New leadership, new moves and new music are all on the field for the Hermiston High School band program this year, but band members have taken each change in stride.

This year marks the first for Paul Dunsmoor, director of bands for Hermiston High School.

Dunsmoor took over musical direction from Kim Walker, former band director and Hermiston High’s educator of the year last year. The band program grew greatly during Walker’s tenure, and Dunsmoor said he would like to see that success continue.

For Dunsmoor, the year has already been one of change.

Hired in May, the new director moved to Hermiston in July. He first met some of his students in August before the Umatilla County Fair parade. Dunsmoor put out a call for current and past band members to add a marching flair to the summer parade. With a couple practices, the troop hit the pavement for the mile-long march.

The band then reunited with the start of the 2012-13 school year, and Dunsmoor had his first experiences teaching his own department.

“There’s been classes that have completely bombed,” he said with a laugh. “All you can do is step back and say, ‘Well, we’ll try again tomorrow.’”

About 70 students are involved in the marching band this year, including drum line and color guard. Dunsmoor said most of the band members returned to the program; less than a dozen are freshmen. Dunsmoor said he expects that number to climb next year once he is established as the new director and can recruit participants.

“It’s hard the first year. A lot of the kids were shy about having a new director, they didn’t know what to expect,” he said.

Although he said he has had a longtime passion for music, Dunsmoor didn’t always plan on being a band director. The son of a biologist, Dunsmoor said he was fascinated by his father’s work when he was a child and thought he would follow a scientific path.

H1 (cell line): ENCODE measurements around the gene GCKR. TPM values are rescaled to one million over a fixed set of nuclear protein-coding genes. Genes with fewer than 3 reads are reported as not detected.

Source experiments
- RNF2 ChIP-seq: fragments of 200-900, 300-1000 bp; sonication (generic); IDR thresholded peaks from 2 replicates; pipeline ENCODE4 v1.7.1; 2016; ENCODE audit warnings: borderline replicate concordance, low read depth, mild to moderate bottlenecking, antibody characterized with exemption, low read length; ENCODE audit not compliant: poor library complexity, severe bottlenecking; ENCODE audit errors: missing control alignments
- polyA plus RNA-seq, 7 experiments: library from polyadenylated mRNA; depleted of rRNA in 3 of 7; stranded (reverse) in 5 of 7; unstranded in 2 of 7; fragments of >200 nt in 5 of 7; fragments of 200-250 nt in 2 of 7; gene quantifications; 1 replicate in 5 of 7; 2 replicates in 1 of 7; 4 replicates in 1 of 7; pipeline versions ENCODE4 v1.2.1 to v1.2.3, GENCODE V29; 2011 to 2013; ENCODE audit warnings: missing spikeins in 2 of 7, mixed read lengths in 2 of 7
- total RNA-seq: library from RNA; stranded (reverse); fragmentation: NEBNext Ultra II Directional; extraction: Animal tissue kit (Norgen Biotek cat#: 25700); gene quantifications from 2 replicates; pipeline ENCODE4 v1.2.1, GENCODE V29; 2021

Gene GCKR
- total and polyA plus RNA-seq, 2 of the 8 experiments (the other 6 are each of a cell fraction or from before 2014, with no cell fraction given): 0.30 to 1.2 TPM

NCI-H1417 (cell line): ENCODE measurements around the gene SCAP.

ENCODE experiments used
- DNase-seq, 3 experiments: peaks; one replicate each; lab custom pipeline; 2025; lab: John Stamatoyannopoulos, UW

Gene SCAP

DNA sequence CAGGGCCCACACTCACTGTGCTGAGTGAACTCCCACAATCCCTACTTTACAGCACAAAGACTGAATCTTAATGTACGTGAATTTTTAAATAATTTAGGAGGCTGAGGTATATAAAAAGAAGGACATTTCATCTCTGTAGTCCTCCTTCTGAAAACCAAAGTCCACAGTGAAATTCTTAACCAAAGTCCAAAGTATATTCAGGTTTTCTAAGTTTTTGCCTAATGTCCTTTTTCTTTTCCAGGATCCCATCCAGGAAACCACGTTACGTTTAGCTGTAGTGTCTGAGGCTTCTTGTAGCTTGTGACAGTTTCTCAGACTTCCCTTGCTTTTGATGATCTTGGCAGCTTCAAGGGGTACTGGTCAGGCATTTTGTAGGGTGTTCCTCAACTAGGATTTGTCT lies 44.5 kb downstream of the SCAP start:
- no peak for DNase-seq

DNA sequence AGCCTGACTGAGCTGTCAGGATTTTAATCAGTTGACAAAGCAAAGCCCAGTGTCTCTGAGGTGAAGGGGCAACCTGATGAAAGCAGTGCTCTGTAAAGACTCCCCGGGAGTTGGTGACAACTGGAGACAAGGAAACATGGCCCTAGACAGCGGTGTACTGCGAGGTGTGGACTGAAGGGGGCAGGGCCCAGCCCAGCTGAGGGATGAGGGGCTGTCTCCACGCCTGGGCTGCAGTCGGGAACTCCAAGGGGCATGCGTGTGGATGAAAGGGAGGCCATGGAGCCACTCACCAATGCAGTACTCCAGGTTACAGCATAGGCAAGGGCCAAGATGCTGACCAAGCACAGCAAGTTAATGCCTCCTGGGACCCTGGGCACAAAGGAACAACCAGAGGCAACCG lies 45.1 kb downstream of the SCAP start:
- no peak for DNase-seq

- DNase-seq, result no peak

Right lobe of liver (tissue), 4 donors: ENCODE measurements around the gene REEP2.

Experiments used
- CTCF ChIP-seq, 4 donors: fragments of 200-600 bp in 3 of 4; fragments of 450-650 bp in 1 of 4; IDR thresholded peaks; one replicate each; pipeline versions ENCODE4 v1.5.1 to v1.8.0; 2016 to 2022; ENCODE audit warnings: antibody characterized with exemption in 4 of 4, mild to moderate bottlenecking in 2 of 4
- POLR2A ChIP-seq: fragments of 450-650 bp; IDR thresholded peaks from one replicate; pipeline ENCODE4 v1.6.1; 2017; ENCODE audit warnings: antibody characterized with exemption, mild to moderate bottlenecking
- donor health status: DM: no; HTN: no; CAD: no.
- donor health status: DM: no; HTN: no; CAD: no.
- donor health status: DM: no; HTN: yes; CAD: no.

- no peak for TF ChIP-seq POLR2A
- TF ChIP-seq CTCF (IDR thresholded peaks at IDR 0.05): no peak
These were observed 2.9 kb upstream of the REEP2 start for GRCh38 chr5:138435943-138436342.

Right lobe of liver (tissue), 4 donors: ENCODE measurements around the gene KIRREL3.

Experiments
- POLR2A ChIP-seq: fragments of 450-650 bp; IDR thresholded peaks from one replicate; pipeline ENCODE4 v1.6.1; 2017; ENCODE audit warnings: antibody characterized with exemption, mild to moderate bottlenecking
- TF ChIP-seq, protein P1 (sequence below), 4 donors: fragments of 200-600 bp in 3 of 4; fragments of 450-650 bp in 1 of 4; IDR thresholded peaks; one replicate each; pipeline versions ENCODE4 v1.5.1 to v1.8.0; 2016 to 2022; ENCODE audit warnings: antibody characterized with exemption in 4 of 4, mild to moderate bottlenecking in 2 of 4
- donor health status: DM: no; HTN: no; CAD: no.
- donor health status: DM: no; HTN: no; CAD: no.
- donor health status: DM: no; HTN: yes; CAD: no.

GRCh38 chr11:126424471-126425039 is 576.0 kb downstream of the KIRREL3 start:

“I started out as a chem major in college,” he said. “Chemistry just wasn’t what I expected. I decided it wasn’t my thing and I started thinking about what I was passionate about. I went in and changed my major to music in the eighth week of my freshman year. I’d always loved music, and music had always been a strong passion of mine.”

A saxophone player, Dunsmoor began giving private music lessons and moved closer and closer to music education. He said he has had his share of adjustments and growing pains into his new position, but has discovered a passion for teaching as well.

“It’s harder than I expected. There’s only so much they can teach you in school. You can talk about it all you want, but you learn from doing, and it has a lot of challenges,” he said. “No matter how hard it is, there is always that moment when you can step back and just listen to the band play. You listen to the progress they’ve made, and you just go, ‘Wow, this is why you do this’ because you know you’ve made a difference.

 “Once you see the students succeed, you know even if you made 100 mistakes today, I still did something good.”

The marching band faced its first on-field performance during Friday night’s football game. This year’s show is a compilation of contemporary rock themes highlighting the strong points of the band.

With public performance checked off on the band’s to-do list, the group is now focusing on its first competition of the year: Cavalcade of Bands Saturday in Pasco. The band will also attend two additional competitions over the year.

“This year is really just trying to get my feet on the ground, pick up where Kim left off and continue,” Dunsmoor said.

But Dunsmoor is putting his own touch on the curriculum. For the first time, the Oregon State University wind ensemble will play with the Hermiston band students in May, and Dunsmoor said he hopes to have students accepted into audition-based honor bands, such as the Western International Band Clinic in November in Seattle.

At Hermiston High, the director said he is also working with cheerleaders and other student groups to increase crowd involvement at football and basketball games.

“I want it to be a college atmosphere where the student section and the band get along and feed off each other, increasing that energy,” he said.


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